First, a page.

Every year at about this time I sit down to write the annual report of the project. The report begins with a Directors’ message, and till date I have had no problems whatsoever in writing it. There was always something to write about: a special occurrence, a challenge, a success story, a knotty issue well solved etc. As I sat down to write these messages, nine of them till now, I always felt elated and on top of the world. This time however was different.
As I settled down to begin writing the 2009-2010 report, I drew a blank. I could not find the one small spark that would guide me through. I sat for a long time racking my brain but to no avail. I must admit I got a little worried: was age catching up, was I losing my memory? I decided to seek help and asked the girls, the one who run the project, to give me a brief on last year’s happenings. They came back to me a couple of days later and told me quite sheepishly that they too had drawn a blank. The year just seemed to have passed uneventfully and placidly, almost in limbo. I was stunned. Was this ‘good’ or ‘bad’ news?
I sat along time pondering. This was our tenth year on the field and the fact that we had nothing out of the ordinary to write about was cause of worry. Did it mean that we had perfected the model to the point where there was nothing more to add and it could thus run on auto pilot – not a happy thought – or was it that we had sunk into a comfort zone that had made us all forget the spirit of project why itself? I would veer towards the later and thus it was time for some serious soul searching.
Before I carry on I would like to set minds at rest. The year gone by was by all parameters a successful one. All programmes were on course and met their targets. Even the normally challenging issue of funding was well in hand. There must have been some minor irritants, but these were too small to leave an imprint. Then why was I feeling disturbed? What this not what one had wanted: to have pwhy run effortlessly?
I spend a long time wondering why I was feeling troubled. My mind wandered back to early times, when we had just begun, the day I had first set eyes on Manu and the one when I had come across the first child who could barely recognise alphabets though she was studying in class IV. And how can I forget the afternoon when a heartless secondary school principal sneered at a bunch of young boys calling them gutter snipes. I still remember the frozen January morning when a lady walked into our tiny office dragging four challenged children and telling us that they had nowhere to go, or the scorching day when a man hobbling on a stick walked in seeking help to fix his son’s broken heart. And the warm morn when I was told that a child had died of burns. And all this in the span of a short year. These were the deafening whys we had to address with confidence and compassion, the two Cs that defined the spirit of pwhy. We answered each one with success, some taking longer than others and that is how project why grew one challenge at a time. Manu was tended to till the day not so long ago when he moved into a proper home. A primary and secondary after school support was created, a day care for the challenged was set up and our heartfix hotel got its first inmate and the scalded boy is now prancing around in a boarding school!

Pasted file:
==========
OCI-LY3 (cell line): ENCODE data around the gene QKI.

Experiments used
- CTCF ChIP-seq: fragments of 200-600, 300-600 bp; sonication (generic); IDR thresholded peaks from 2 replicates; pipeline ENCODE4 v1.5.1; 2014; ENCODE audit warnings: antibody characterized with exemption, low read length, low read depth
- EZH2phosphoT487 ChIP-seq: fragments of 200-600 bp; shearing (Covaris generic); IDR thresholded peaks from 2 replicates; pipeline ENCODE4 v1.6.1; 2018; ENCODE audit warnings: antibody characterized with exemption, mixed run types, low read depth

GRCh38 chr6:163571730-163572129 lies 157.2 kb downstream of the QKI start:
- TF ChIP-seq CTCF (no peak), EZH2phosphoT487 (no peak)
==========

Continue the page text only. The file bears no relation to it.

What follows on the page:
The next years were spent fine tuning the show. Path breaking decisions were taken like the one to only employ people from within the community or the one to use whatever space we could access be it a pig park, a road side or a reclaimed garbage dump! The project grew and from 40 we became 400 and then 800! There was no stopping us. The results were for all to see: children passed from one class to the other. We had our first batch of class X and then class XII and they too did us proud. We were on a constant high. In hindsight I wonder if we missed something along the way.